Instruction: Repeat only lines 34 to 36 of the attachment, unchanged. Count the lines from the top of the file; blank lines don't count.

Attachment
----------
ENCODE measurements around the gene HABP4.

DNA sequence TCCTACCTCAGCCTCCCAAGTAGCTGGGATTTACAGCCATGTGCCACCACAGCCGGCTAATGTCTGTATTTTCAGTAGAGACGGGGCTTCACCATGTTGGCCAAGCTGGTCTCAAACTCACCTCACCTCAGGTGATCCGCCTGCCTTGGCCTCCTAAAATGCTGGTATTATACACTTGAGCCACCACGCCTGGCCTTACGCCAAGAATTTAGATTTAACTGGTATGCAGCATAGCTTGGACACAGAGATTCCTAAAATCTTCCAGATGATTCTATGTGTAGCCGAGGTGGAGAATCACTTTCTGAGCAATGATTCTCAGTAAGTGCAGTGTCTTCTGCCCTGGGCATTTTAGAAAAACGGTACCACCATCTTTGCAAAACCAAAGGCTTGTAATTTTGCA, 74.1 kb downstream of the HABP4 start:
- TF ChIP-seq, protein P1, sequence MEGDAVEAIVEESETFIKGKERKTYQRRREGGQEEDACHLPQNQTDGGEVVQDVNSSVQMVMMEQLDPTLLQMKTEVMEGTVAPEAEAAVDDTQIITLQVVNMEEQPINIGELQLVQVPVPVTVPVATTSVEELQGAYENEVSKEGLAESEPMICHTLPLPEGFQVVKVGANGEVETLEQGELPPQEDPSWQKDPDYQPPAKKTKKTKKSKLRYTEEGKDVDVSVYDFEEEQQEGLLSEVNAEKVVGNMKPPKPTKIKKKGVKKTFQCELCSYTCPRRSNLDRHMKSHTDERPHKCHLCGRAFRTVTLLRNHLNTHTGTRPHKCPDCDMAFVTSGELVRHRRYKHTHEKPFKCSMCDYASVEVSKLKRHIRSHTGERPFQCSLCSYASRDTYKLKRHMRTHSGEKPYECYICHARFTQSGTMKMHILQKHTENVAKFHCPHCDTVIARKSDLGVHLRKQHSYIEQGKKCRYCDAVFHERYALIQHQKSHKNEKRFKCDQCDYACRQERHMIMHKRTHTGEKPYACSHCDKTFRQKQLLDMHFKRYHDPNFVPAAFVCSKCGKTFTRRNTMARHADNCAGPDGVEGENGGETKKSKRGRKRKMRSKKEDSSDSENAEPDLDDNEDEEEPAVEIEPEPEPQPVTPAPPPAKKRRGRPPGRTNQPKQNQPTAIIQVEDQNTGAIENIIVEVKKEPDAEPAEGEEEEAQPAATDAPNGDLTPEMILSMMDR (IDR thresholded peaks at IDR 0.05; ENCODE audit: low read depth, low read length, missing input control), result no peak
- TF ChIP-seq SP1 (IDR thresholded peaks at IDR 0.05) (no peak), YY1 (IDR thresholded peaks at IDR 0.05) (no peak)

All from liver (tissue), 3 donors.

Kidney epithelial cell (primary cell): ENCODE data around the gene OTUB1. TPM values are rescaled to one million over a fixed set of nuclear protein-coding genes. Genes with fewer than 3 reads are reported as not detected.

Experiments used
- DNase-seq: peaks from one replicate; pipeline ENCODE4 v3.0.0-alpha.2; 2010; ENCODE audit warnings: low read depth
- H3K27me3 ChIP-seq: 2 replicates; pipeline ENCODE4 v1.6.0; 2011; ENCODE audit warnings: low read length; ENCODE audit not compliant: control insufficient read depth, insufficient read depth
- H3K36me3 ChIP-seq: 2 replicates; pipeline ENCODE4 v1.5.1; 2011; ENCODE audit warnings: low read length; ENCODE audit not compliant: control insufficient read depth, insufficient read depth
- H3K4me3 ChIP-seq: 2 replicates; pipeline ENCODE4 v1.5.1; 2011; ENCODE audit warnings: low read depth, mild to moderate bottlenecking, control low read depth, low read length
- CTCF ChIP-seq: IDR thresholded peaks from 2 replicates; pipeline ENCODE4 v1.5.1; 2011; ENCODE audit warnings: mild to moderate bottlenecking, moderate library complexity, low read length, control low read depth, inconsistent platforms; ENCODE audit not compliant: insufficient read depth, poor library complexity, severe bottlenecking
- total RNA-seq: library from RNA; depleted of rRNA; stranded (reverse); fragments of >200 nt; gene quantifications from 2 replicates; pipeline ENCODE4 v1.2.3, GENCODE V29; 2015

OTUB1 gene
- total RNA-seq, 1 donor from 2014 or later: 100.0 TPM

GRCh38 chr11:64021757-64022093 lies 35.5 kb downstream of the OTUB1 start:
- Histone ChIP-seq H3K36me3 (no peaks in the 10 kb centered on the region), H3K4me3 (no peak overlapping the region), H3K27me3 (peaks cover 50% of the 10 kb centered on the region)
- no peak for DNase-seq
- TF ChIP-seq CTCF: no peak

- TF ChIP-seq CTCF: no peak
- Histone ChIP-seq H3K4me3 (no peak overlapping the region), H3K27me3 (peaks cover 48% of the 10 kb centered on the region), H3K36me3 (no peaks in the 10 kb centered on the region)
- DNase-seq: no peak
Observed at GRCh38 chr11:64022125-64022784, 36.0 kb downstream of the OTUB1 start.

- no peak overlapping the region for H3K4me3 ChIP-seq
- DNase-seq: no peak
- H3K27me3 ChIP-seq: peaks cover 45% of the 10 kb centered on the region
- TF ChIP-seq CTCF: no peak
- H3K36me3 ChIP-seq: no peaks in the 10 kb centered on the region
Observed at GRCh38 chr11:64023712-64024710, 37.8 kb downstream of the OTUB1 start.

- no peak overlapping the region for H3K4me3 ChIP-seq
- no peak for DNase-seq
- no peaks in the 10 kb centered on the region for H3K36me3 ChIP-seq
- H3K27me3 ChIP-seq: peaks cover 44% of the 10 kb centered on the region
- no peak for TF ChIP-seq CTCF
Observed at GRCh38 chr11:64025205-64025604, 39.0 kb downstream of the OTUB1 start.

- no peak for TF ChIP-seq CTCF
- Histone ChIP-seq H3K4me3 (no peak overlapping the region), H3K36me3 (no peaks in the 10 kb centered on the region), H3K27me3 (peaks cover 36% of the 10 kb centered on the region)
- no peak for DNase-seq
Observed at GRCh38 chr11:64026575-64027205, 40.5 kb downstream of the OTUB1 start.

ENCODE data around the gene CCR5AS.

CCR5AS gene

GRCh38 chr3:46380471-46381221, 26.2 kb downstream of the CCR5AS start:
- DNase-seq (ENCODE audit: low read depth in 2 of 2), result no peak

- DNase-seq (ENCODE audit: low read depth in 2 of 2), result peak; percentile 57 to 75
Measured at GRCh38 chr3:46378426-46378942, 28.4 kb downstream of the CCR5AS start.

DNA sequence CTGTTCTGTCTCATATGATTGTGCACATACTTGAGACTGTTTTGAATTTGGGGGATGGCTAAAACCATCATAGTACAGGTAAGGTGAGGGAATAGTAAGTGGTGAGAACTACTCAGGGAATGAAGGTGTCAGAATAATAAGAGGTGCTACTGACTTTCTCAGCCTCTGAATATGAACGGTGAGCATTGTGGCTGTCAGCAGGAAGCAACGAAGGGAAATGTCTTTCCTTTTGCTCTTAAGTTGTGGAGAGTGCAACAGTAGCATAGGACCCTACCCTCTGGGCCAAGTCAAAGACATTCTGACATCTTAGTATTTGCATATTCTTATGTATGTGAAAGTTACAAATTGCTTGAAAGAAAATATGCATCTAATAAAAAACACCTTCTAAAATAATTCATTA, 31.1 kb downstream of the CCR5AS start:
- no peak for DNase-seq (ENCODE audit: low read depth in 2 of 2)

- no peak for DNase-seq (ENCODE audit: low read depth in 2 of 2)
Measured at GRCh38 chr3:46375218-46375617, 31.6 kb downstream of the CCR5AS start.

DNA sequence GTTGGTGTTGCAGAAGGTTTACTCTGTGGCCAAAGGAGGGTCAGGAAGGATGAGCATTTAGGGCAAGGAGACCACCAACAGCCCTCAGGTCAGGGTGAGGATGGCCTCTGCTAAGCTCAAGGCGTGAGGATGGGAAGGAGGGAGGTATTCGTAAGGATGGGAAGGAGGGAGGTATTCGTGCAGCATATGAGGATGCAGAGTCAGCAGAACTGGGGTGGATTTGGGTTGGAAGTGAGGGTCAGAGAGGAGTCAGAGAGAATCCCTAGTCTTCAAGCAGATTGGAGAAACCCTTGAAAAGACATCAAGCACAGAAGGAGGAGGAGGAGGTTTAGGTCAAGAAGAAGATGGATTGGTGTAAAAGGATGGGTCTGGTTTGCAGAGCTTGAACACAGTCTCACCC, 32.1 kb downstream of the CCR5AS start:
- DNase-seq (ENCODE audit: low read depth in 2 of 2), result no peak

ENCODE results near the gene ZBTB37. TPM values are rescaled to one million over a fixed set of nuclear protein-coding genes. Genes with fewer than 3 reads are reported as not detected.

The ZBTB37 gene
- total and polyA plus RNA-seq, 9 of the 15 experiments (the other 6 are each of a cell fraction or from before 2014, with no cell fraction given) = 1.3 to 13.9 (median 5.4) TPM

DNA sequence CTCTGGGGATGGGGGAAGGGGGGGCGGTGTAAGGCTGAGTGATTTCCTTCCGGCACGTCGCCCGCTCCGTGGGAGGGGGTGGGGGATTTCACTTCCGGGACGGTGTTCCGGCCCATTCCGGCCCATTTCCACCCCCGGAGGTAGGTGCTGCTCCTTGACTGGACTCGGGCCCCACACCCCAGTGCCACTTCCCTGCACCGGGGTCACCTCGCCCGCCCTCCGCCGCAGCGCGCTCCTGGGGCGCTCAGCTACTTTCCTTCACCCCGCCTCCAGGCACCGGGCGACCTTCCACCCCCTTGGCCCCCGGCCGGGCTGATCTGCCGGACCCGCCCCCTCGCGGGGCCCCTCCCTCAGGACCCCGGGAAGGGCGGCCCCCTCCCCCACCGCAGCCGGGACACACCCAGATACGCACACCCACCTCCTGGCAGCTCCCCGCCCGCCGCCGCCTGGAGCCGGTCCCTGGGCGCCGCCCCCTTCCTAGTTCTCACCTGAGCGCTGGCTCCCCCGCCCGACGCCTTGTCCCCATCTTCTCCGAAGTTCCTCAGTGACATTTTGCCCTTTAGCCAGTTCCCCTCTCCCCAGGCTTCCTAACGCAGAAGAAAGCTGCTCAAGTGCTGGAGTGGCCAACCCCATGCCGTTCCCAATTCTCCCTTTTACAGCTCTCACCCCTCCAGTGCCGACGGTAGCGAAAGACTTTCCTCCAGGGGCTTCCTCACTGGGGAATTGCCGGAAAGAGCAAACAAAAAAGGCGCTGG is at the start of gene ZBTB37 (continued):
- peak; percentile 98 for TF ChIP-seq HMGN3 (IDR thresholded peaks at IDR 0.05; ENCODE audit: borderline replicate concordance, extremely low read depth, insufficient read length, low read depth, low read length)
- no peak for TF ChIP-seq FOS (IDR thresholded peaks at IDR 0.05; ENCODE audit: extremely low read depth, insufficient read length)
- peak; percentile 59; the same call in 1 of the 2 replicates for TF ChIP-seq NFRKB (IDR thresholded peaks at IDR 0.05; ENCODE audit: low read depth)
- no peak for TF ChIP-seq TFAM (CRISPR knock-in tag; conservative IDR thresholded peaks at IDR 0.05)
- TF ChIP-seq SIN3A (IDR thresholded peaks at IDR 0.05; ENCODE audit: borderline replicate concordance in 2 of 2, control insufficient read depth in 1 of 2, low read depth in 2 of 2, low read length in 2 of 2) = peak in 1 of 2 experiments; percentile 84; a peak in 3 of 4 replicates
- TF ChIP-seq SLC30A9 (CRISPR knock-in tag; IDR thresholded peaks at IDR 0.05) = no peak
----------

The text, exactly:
- no peak for TF ChIP-seq CTCF
Observed at GRCh38 chr11:64025205-64025604, 39.0 kb downstream of the OTUB1 start.

- no peak for TF ChIP-seq CTCF